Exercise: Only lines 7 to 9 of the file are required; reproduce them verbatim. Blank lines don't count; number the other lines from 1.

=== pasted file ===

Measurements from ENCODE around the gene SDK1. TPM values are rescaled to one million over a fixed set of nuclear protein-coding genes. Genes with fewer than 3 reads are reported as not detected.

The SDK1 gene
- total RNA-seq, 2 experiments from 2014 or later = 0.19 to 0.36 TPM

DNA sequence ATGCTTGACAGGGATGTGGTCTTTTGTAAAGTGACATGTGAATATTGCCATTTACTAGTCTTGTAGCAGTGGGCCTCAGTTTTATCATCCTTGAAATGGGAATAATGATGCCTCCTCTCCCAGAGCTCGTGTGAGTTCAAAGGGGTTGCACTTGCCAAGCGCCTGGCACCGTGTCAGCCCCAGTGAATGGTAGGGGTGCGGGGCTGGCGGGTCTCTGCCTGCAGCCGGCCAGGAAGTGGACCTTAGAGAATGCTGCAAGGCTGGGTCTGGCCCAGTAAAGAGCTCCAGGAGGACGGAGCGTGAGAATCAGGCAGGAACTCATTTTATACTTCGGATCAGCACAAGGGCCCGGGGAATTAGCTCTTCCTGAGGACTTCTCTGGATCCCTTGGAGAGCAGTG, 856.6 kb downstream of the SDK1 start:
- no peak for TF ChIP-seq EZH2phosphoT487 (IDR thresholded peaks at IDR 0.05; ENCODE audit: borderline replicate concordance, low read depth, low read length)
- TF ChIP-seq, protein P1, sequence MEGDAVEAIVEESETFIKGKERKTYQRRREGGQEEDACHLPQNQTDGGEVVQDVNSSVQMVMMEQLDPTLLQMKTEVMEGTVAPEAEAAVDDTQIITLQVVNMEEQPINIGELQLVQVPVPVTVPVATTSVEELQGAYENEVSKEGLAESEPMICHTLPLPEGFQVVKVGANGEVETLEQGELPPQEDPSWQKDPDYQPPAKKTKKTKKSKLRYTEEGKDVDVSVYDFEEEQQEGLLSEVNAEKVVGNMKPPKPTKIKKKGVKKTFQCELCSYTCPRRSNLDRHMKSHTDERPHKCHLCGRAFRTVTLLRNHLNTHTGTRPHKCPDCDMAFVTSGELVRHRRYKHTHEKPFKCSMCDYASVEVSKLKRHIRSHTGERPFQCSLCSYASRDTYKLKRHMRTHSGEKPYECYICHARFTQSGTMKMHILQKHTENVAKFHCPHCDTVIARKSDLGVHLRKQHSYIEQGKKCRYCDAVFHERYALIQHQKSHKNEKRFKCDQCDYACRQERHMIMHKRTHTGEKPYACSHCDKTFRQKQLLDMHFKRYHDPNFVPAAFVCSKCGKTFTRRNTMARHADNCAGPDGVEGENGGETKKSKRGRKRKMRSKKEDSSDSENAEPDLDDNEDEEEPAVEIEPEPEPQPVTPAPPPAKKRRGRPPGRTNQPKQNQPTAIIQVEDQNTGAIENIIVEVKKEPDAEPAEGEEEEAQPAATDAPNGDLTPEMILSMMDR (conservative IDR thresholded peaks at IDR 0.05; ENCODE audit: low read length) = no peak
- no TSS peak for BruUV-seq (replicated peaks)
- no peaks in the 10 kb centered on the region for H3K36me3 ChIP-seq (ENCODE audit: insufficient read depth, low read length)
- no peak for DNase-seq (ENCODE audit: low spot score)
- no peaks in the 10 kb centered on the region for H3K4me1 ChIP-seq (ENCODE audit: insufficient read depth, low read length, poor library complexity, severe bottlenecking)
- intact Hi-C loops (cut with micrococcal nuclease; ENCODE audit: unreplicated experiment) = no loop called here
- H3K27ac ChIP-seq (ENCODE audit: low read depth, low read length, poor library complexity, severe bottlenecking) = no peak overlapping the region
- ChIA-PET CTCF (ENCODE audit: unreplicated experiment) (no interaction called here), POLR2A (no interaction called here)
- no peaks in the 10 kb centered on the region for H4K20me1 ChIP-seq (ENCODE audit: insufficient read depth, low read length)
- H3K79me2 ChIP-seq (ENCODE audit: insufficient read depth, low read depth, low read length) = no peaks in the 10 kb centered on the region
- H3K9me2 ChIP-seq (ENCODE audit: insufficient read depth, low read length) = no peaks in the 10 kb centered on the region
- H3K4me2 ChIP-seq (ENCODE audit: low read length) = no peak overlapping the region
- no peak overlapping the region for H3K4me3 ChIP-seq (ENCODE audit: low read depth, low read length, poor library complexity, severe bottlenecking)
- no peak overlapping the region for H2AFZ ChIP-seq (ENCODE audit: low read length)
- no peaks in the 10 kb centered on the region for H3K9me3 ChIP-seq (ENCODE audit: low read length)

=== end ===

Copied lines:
- no TSS peak for BruUV-seq (replicated peaks)
- no peaks in the 10 kb centered on the region for H3K36me3 ChIP-seq (ENCODE audit: insufficient read depth, low read length)
- no peak for DNase-seq (ENCODE audit: low spot score)